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Spot the difference? Government website has changed its logo for the King’s reign… but can YOU see what they’ve tweaked


Voters were left bemused today after ministers excitedly announced a change to the Government’s official website.

The Gov.uk website has been given a new logo to mark the accession of King Charles to the throne.

Oliver Dowden, the Deputy Prime Minister, spoke of his ‘pride’ in making the aleration to the ‘digital realm’.

But many Britons on social media were nonplussed at what they described as an ‘almost entirely unnoticeable change’.

And most were merely left wondering how much the rebranding had cost.

The Gov.uk website has been given a new logo to mark the accession of King Charles to the throne

The Gov.uk website has been given a new logo to mark the accession of King Charles to the throne

According to the Cabinet Office, the new Gov.uk logo reflects the Tudor Crown chosen by King Charles in his royal cypher.

Previously, the St Edward’s Crown was used by Queen Elizabeth II.

The Tudor Crown is described as being ‘slightly more domed’ in its appearance and it will now adorn the Gov.uk homepage and sitewide menu bar.

As well as Gov.uk, all other instances of the crown in use across the Government will also be changed to reflect Charles’s reign.

Mr Dowden said: ‘Following the accession of His Majesty The King, we are updating the symbols of state to reflect the new design of the Tudor Crown.

‘The digital realm is now an integral part of our lives, and as His Majesty’s Government we take pride in this change to Gov.uk today, honouring the chosen crown of our King.’

The majority of changes to the replace the St Edward’s Crown with the Tudor Crown logo on Gov.uk are expected to have taken place by the beginning of next month.

Cabinet Office minister Alex Burghart said: ‘Gov.uk is an essential part of living, studying and working in the UK.

‘It is used by millions of people weekly for both routine and sometimes life-changing reasons such as getting access to benefits or finding a job.

‘Whilst we are importantly updating the Gov.uk logo to reflect the new monarch’s choice of crown, this site remains the same trusted and official digital home of the UK Government.’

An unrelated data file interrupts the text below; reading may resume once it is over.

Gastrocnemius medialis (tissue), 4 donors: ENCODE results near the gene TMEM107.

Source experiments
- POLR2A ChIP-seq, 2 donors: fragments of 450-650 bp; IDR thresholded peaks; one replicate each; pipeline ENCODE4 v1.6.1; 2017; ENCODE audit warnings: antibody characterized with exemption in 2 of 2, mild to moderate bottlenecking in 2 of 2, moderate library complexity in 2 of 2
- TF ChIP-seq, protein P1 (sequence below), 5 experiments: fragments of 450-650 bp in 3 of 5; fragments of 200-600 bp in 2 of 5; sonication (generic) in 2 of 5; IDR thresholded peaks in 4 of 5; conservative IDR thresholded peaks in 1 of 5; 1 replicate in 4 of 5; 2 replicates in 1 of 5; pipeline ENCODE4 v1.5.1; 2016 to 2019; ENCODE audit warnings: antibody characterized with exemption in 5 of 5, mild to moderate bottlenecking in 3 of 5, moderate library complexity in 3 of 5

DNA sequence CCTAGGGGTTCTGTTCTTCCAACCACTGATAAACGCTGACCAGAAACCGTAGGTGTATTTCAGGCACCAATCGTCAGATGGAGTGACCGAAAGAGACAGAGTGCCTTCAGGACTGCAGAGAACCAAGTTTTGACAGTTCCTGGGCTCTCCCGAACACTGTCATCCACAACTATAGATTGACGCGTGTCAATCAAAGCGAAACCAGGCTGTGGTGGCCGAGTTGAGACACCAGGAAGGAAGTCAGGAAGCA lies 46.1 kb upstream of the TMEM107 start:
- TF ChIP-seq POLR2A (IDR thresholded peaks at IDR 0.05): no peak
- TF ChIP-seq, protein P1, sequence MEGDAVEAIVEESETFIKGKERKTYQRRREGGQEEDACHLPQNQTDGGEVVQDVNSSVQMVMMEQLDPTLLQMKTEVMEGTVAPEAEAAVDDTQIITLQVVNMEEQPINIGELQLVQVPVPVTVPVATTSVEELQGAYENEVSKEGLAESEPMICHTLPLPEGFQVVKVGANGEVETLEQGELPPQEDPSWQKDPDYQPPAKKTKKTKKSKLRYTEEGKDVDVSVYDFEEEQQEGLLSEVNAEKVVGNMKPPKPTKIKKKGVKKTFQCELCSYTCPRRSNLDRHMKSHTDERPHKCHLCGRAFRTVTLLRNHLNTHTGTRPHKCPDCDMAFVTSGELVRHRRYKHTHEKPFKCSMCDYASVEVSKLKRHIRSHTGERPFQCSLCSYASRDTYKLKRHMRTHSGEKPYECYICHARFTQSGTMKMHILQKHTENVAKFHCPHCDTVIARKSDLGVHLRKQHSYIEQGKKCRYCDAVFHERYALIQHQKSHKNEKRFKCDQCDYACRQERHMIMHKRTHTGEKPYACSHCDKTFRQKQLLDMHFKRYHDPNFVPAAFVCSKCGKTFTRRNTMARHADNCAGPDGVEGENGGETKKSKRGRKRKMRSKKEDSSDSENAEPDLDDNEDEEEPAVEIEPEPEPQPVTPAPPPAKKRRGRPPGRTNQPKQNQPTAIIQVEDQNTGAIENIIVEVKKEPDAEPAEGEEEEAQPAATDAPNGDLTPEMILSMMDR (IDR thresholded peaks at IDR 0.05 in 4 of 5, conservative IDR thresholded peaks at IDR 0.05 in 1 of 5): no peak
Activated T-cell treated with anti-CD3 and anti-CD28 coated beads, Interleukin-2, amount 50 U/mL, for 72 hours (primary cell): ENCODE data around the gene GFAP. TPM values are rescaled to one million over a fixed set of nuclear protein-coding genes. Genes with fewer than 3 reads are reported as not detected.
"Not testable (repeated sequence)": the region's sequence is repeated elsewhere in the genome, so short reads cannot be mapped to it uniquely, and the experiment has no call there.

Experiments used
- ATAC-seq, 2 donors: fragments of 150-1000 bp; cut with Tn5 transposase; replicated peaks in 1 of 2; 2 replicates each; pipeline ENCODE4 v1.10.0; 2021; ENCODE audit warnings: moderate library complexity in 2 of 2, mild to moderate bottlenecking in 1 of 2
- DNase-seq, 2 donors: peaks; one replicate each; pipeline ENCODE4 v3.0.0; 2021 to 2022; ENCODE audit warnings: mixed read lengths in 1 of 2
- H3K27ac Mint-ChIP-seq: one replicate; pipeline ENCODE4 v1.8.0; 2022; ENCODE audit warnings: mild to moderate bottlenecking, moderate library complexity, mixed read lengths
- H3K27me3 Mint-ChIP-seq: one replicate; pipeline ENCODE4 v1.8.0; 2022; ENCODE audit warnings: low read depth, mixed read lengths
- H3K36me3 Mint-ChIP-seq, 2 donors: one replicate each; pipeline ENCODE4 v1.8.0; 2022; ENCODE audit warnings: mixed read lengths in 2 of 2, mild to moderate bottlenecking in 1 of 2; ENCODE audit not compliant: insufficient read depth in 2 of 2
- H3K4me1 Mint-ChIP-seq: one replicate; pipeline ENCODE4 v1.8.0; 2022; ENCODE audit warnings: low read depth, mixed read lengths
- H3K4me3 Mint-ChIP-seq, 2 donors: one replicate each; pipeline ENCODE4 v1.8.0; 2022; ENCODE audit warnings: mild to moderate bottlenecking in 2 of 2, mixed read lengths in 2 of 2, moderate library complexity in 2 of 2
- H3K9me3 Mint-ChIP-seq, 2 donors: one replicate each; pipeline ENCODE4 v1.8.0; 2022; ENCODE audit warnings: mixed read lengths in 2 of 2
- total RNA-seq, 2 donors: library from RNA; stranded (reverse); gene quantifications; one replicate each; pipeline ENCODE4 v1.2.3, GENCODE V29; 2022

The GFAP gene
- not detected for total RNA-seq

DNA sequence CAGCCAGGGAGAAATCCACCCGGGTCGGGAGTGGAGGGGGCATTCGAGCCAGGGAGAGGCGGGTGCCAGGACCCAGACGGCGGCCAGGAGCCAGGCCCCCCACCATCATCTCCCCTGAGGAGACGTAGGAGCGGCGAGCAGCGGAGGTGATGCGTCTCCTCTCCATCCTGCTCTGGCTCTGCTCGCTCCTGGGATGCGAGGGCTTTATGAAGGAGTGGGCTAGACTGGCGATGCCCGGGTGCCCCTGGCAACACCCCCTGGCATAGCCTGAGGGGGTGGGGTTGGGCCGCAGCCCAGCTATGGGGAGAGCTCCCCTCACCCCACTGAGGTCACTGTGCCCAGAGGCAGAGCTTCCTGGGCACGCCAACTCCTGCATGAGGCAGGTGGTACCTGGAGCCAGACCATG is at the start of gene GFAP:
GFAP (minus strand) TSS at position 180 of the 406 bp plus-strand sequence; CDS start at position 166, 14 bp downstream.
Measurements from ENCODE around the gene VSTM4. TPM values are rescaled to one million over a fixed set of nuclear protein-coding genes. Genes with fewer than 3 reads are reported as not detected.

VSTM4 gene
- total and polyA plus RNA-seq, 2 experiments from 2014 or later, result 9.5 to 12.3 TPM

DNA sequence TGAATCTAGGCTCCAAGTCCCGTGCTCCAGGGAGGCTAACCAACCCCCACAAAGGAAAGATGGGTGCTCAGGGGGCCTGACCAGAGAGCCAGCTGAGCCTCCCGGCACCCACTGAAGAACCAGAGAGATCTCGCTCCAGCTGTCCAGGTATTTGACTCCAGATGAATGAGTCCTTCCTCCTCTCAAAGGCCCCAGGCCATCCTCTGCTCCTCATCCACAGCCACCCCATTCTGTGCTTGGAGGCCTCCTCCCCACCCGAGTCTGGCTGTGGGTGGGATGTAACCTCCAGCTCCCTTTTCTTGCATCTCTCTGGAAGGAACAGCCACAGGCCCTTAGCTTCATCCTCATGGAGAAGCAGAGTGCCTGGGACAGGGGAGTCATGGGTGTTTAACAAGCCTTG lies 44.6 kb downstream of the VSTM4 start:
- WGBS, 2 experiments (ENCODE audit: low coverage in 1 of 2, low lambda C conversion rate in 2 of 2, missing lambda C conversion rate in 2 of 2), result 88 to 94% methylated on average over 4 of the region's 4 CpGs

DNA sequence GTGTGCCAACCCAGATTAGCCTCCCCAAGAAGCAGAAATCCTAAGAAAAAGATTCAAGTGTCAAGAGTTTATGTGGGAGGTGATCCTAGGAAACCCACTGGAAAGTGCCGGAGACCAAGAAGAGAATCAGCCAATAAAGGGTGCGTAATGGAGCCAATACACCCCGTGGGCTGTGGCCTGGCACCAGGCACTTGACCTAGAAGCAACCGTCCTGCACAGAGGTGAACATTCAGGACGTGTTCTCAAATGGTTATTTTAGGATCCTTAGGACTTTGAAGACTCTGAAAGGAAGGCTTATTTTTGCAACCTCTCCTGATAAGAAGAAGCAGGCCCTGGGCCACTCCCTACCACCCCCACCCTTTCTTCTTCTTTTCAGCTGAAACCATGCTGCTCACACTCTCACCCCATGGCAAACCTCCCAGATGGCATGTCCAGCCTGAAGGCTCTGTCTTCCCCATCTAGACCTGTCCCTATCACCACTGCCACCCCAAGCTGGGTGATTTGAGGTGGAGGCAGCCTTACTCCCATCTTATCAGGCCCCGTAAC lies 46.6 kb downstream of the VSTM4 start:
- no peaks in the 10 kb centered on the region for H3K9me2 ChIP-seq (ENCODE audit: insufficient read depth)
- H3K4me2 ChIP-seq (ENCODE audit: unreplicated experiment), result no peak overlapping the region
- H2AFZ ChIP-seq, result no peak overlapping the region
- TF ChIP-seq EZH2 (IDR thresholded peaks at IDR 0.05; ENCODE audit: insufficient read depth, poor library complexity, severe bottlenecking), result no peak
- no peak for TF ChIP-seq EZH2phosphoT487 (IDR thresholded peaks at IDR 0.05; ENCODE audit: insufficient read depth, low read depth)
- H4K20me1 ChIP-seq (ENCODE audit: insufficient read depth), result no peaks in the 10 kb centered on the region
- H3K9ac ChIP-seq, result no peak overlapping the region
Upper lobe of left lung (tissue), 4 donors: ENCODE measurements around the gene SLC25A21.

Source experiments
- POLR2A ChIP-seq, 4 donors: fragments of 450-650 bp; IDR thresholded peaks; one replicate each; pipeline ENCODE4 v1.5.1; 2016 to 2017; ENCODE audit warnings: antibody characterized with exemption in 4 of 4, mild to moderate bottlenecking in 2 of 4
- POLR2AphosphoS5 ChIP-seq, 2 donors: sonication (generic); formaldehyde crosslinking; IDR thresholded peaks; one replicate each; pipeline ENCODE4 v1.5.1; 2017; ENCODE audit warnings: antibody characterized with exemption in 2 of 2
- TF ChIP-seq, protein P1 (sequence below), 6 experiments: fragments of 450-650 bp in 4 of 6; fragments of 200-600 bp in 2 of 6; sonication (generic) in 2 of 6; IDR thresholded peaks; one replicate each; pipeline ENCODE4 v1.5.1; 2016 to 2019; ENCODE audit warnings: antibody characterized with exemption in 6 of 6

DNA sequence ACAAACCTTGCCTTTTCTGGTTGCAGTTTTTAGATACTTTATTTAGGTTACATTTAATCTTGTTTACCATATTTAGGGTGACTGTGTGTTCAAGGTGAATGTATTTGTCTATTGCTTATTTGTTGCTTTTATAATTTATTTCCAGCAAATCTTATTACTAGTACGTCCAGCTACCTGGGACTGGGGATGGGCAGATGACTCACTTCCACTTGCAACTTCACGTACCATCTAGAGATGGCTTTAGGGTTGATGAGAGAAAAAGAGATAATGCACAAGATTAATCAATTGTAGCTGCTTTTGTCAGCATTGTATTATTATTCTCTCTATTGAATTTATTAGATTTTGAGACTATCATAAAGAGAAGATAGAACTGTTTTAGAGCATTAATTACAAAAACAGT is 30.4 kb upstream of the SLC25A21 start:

The new Gov.uk logo (bottom) reflects the Tudor Crown chosen by King Charles in his royal cypher. The old logo (top) reflected the St Edward's Crown used by Queen Elizabeth II

The new Gov.uk logo (bottom) reflects the Tudor Crown chosen by King Charles in his royal cypher. The old logo (top) reflected the St Edward’s Crown used by Queen Elizabeth II

Many on social media were quick to ask exactly how much the change to the new logo was costing the Government.

‘How much taxpayer money did they spaff on that almost entirely unnoticeable change?,’ one asked.

Another said: ‘Hi @OliverDowden how much did you spaff up the wall with this new logo? Tell me it wasn’t more than £2.50.’

Others suggested the Government could puts its focus on other priorities. 

A third wrote: ‘Well, if it reduces NHS waiting lists and fixes a few school roofs… Oh.’ 

Another said: ‘People run down the Tories but at least we’ve got a slightly more domed crown on the Gov.uk website now.’

The Cabinet Office said the expense of changing the Gov.uk logo would be ‘covered within the usual operating costs of the Gov.uk website’.

Graham Smith, chief executive of anti-monarchy group Republic, told MailOnline the change to the Gov.uk logo was ‘very weird’.

‘As with most things about the monarchy, it’s a pointless bit of decoration that fails to reflect the country as it is, and instead represents a feudal institution that finds it impossible to keep up with modern times,’ he added.



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